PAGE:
ONE NOT ENOUGH FOR LUNDBERG

Features

Sweden’s Mikael Lundberg is already targeting further tournament victories after claiming his second Inteco Russian Open title in four years.

Sweden’s Mikael Lundberg is already targeting further tournament victories after claiming his second Inteco Russian Open title in four years.
Lundberg, winner in Moscow in 2005, carded a final round of 68 for a 21-under-par total at Le Meridien Moscow Country Club and a two-shot victory over Spain’s Jose Manuel Lara (64).
England’s Benn Barham birdied the final hole to finish third on 18 under, with Norway’s Jan Are Larsen a shot further back in fourth.
Former world amateur number one Jamie Moul, one off the lead overnight, could only manage a closing 73 to fall back into a tie for sixth.
Lundberg’s win in 2005 was worth “just” £53,000 and came with a one-year tour exemption as the tournament was a dual-ranking event between the European Tour and Challenge Tour.
With the tournament having since gained full European Tour status, receiving increased financial backing, yesterday’s triumph earnt the 34-year-old Swede £166,000 and exempt status until the end of 2010.
“The first one was great because it was my first victory but this one means even more because the money was a lot more and I get a two-year exemption instead of the one I got last time,” Lundberg admitted.
“It feels amazing.
“That’s so important because I can approach the next two years differently because I can relax and try and go out there and win some more tournaments.
“But I’m happy to celebrate what has happened here for the moment – it’s fantastic and I don’t really know if I believe it yet.”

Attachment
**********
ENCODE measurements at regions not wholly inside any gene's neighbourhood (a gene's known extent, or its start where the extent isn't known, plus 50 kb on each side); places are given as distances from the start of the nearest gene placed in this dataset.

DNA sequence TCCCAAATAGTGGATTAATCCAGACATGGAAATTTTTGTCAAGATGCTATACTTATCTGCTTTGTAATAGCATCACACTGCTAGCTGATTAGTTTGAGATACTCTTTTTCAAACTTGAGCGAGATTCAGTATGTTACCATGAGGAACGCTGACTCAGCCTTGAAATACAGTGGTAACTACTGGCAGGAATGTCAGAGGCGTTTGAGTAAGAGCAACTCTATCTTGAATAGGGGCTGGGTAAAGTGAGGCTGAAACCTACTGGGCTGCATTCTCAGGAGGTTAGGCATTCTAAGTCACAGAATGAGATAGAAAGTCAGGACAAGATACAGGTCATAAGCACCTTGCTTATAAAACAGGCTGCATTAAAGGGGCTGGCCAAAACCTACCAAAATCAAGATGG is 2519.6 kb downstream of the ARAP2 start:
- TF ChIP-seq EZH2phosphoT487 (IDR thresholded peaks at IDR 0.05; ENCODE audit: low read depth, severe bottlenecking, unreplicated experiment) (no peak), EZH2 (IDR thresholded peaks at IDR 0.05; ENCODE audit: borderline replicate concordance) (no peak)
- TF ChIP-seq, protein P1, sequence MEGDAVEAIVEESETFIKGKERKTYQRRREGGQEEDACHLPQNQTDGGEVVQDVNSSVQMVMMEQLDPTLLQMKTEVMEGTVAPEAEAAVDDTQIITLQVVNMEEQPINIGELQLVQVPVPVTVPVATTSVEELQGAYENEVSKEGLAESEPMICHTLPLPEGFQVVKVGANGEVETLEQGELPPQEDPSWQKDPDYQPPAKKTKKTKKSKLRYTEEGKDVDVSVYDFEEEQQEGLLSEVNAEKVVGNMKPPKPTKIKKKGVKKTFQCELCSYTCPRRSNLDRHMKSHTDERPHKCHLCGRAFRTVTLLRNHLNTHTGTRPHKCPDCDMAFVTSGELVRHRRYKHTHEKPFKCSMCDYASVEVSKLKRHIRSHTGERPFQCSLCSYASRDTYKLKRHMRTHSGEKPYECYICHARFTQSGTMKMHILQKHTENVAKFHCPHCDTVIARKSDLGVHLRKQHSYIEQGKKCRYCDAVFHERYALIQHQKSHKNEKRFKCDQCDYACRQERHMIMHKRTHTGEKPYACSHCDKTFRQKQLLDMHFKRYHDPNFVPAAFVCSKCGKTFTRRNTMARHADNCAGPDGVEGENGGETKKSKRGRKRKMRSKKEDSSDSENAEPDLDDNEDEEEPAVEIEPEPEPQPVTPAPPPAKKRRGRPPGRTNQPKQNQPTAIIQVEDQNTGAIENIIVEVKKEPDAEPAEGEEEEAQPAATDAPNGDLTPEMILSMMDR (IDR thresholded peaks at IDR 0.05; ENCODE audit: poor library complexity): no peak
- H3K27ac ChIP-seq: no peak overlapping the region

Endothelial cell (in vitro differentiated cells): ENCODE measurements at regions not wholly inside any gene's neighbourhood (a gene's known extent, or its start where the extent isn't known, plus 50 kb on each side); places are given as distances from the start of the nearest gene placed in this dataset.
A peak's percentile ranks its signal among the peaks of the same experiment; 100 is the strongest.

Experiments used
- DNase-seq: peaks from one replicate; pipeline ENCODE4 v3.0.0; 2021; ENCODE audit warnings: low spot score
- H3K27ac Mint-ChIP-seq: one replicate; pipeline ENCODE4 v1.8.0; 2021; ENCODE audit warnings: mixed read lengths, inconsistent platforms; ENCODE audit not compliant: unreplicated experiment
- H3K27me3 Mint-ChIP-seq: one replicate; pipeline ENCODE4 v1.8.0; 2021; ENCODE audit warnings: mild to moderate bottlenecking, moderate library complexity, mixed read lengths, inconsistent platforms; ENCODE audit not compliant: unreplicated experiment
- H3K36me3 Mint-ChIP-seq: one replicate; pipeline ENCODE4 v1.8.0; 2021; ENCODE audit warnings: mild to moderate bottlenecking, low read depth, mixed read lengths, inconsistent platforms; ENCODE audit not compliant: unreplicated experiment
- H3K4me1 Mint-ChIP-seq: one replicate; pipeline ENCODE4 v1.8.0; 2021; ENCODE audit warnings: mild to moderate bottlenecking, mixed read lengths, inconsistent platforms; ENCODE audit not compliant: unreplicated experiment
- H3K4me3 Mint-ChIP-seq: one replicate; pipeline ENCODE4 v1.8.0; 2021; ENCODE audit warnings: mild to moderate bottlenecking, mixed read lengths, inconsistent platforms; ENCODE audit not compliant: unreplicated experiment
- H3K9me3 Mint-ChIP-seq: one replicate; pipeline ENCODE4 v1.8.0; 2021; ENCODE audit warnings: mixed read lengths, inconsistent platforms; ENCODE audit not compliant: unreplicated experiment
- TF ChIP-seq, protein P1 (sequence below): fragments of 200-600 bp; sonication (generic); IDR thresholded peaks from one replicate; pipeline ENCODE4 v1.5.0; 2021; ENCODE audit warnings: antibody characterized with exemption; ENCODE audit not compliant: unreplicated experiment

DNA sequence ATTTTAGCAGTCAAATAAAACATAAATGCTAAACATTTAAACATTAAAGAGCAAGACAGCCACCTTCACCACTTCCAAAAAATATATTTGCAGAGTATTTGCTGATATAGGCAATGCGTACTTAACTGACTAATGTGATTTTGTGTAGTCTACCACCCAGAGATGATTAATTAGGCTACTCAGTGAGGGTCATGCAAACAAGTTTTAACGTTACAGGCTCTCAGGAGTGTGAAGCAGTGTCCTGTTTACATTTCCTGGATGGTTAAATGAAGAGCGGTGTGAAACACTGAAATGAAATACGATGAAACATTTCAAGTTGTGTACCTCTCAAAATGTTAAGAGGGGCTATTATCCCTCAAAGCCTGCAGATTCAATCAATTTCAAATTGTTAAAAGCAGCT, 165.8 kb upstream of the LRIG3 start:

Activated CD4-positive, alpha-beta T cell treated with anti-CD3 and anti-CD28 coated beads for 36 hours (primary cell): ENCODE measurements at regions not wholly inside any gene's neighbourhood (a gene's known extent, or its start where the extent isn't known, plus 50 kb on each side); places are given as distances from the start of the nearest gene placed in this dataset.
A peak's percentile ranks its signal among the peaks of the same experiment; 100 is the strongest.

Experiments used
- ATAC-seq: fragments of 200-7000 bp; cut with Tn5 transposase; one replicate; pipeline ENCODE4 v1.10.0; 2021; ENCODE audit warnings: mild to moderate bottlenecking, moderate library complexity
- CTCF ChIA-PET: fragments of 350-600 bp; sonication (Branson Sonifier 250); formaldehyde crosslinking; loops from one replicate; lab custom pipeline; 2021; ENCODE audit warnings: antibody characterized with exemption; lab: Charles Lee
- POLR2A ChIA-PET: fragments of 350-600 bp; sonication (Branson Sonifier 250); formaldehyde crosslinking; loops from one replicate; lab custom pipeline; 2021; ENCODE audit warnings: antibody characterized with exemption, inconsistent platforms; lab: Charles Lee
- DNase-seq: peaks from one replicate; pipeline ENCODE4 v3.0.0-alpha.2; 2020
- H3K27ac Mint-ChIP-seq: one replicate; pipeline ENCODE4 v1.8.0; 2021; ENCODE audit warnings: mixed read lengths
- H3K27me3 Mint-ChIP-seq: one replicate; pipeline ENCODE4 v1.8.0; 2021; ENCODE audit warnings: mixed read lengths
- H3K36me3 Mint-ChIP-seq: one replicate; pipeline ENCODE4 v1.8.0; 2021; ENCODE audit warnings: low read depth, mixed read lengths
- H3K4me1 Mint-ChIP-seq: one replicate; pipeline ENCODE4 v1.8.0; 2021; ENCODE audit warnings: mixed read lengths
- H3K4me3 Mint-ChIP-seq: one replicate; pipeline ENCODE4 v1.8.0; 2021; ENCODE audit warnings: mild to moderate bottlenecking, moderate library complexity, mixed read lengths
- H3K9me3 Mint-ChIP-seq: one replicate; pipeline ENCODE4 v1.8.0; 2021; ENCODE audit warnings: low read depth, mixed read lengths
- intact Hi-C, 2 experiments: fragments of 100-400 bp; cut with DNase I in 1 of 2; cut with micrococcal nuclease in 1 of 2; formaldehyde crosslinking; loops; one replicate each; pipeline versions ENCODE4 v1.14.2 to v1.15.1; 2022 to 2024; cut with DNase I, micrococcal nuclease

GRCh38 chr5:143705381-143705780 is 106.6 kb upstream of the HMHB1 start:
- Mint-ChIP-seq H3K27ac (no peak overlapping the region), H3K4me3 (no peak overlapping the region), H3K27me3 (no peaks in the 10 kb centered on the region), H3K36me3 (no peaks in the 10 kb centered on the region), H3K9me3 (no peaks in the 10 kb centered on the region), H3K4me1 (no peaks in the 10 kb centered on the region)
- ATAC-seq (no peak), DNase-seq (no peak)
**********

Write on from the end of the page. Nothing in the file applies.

Lundberg began the final round with a one-shot lead but could not pull clear of a crowded leaderboard and looked like blowing his chances on the 15th.
After pulling his drive into the trees, Lundberg hit a tree with his recovery attempt and had to hack out down the fairway with his third shot.
However, he then pitched to seven feet and holed for a vital par before making birdies on the next two holes to have the luxury of playing the last with a two-shot lead.
“I can’t even explain what I was feeling when I hit the driver into the trees. I just thought, ‘You idiot’,” he added.
“When I got to it, I hit it even further in the trees. When I got that one, I thought that I could either go out backwards onto the fairway or I could take a chance under a few branches.
“I knew if I didn’t take the chance then I had no chance to win anyway so I went for it and made the par.
“Making the par on the 15th was really important because I knew I could still win. I knew I had a birdie chance on the 17th but when I holed that putt on 16, I thought that maybe this is my day.”

Latest